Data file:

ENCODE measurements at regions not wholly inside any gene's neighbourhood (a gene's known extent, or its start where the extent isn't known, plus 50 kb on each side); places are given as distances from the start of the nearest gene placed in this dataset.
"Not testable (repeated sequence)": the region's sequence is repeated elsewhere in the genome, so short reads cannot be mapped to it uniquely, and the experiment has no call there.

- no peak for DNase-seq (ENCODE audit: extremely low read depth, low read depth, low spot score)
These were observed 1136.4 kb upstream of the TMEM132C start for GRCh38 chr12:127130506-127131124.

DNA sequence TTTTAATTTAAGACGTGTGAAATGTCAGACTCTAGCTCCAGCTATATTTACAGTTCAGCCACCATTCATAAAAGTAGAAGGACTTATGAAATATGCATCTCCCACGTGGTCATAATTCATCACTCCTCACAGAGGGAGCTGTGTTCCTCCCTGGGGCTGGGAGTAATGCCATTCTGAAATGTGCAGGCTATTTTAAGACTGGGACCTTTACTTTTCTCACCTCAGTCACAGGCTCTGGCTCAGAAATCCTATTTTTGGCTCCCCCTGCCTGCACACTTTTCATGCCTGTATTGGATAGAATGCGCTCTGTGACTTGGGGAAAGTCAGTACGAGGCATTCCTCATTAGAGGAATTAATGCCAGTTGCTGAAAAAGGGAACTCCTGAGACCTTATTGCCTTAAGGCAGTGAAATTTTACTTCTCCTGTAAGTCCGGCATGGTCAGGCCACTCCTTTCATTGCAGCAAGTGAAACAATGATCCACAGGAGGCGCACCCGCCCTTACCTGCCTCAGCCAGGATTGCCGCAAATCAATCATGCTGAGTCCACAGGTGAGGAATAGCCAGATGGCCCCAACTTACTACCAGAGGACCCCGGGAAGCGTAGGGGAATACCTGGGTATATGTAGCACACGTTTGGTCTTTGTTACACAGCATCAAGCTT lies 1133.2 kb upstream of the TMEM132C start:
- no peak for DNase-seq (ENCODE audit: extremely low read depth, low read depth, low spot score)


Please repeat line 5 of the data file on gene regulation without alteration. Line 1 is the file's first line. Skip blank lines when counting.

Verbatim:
DNA sequence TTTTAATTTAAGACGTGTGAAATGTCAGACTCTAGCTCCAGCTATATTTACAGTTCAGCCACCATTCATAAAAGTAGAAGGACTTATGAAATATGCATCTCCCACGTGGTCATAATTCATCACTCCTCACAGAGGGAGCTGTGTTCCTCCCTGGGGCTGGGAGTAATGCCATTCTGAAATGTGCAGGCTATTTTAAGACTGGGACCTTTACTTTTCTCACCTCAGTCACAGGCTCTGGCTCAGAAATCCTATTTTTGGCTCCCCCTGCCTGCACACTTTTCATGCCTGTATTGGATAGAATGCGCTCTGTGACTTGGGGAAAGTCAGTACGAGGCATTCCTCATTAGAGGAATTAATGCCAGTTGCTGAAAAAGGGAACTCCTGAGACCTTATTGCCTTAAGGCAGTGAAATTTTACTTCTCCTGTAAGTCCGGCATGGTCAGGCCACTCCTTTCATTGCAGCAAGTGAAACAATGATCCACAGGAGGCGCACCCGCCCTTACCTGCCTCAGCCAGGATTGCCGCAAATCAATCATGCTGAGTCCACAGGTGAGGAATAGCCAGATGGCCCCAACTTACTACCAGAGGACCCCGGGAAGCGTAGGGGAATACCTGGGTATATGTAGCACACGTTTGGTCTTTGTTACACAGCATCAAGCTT lies 1133.2 kb upstream of the TMEM132C start: